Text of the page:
The U.S. invaded northern Mexico from two directions, in an attempt to quickly sieze lands and force an early surrender. Colonel Stephen Kearny commanded the forces that headed west from Kansas to Santa Fe (and later to California to reinforce Captain John C. Frémont, who was stationed there before the war). The second front was opened by General Zachary Taylor, who moved southward after repetitive victories against the defending Ejército del Norte (Army of the North).
Colonel John C. Frémont was near Monterey, California, on his way to Oregon, when news of the war reached California. On June 15, in nearby Sonoma, a group of American settlers seized a Mexican garrison and proclaimed an independent California Republic. Frémont's forces took over the area a week later. The U.S. Navy, under command of Commodore Robert F. Stockton, soon arrived and put Frémont's forces undeer their command. The combined forces had occupied San Francisco, Monterey, Sonoma, Sacramento, and Los Angeles by August. These troops held out against Californios (ethnic Mexicans living in California) until January of 1847, when the Treaty of Cahuenga was signed.
Taylor's army won two quick victories in Palo Alto and Resaca de la Palma in May of 1846, allowing him to enter Northern Mexico. In September, he captured the large city of Monterey after a three-day battle. After the battle, a temporary truce was enacted, during which the Mexican government refused to make peace. The turmoil in Mexico allowed former President Antonio López de Santa Anna to gain re-election. A fresh army of 20,000 men was trained by the new President. At the Battle of Buena Vista, General Taylor opened up the route into the heart of Mexico that would allow the future capture of the capital. On March 9, 1847, in the largest amphibious landing in history up to that time, General Winfield Scott brought 12,000 men ashore at Veracruz, Mexico. Polk gave Scott command of this force, largely in an attempt to quiet the public's love of Taylor. Polk, a Democrat, feared that Taylor, a Whig, would use his popularity as a war hero to unseat him in the next election. Scott met Santa Anna in several engagements through September, eventually reaching Mexico City. The last building to hold out against Scott was a military academy at Chapultepec Castle. Four teenaged cadets (the youngest of whom was thirteen years old) and their 20-year-old lieutenant squadron leader fought to the death to defend their city. El Día de Los Niños Heroes de Chapultepec (Day of the Boy Heroes of Chapultepec) is celebrated every September 13, the anniversary of the battle, and honors the bravery of the boys. With the fall of Mexico City, the Mexican Army surrendered.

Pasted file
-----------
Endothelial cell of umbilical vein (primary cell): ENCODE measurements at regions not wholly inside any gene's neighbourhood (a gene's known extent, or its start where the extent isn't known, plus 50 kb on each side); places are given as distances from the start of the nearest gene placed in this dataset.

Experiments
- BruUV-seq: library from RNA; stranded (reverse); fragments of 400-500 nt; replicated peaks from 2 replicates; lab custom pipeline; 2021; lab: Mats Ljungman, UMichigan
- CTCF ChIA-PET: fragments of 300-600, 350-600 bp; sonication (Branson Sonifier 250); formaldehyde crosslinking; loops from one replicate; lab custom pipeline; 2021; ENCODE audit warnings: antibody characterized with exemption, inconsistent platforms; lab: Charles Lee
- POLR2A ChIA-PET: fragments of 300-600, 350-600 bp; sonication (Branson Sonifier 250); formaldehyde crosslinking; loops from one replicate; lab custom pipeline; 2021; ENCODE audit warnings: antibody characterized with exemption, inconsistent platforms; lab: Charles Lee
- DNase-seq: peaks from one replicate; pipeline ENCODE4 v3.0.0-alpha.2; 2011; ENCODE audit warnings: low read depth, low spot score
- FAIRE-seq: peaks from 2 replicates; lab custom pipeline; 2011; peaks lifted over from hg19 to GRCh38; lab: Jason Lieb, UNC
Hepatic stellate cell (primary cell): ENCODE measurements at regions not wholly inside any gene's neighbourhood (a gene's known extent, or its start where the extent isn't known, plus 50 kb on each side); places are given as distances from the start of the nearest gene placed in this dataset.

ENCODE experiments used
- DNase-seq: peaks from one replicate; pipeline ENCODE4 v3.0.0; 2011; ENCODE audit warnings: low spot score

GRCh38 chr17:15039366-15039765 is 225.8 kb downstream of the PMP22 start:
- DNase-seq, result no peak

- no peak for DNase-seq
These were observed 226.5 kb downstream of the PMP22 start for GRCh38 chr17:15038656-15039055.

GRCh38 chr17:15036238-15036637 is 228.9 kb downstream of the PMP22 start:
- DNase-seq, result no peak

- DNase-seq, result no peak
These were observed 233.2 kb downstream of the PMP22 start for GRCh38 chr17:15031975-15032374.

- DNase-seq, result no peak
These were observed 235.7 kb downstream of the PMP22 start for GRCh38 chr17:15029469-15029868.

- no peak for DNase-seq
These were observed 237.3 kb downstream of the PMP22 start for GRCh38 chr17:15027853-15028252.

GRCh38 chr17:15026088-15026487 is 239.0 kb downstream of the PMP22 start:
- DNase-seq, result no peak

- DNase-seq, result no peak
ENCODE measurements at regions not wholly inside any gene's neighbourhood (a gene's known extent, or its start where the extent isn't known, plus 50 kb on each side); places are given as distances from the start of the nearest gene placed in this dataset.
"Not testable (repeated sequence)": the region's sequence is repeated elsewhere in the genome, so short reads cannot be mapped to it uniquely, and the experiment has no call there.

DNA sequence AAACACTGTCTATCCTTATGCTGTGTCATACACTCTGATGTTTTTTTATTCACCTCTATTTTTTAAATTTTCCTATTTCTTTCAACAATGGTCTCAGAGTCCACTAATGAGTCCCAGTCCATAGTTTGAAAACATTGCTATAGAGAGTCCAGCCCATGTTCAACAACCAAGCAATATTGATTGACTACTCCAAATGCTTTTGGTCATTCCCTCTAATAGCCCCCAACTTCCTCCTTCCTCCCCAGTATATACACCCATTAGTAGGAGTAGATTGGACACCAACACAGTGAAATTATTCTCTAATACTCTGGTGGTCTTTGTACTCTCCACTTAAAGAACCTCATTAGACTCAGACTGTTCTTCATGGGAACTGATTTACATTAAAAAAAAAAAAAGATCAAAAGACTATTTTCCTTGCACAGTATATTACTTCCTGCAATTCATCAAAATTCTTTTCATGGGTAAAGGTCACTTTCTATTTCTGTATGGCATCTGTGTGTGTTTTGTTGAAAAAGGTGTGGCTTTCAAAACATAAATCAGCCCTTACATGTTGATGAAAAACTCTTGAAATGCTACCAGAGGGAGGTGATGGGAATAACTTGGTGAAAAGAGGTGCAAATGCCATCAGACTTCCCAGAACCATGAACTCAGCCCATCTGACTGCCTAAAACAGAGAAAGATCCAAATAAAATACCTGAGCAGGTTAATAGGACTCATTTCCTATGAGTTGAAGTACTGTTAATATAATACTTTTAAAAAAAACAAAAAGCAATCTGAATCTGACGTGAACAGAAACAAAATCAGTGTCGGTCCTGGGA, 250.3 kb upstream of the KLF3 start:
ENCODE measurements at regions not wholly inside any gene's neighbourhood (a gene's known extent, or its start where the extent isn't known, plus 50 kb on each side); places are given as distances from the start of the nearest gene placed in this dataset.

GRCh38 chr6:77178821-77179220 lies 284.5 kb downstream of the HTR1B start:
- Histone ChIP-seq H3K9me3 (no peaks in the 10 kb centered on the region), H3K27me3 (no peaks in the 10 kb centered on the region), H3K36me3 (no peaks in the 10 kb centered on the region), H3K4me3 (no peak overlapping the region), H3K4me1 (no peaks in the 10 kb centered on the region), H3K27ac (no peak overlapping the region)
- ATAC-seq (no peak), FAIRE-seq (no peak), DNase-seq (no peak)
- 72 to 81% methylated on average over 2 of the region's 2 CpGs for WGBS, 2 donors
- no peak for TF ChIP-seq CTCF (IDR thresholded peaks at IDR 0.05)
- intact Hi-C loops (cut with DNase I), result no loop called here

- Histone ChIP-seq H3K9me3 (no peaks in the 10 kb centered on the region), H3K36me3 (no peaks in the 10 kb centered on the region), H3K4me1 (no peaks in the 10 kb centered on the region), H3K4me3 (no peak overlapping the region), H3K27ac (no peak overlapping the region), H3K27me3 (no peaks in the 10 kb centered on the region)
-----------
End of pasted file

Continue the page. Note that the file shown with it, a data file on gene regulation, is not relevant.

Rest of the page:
Consequences of the War
General Taylor, nicknamed "Old Rough and Ready" used his popularity to win the Presidency in 1848, despite Polk's efforts to prevent such an election. Other generals would also run for President, including the Republican Party's first candidate, John C. Frémont. The war also provided experience for the men who would be leaders during the soon-to-come American Civil War, including Ambrose Burnside, Robert E. Lee, Winfield Scott, James Longstreet, Ulysses S. Grant, "Stonewall" Jackson, George McClellan, Jefferson Davis, and George Meade
United States: 13,780 dead.Mexico: approximately 25,000.
- Bauer, K. Jack "The Mexican-American War 1846-48"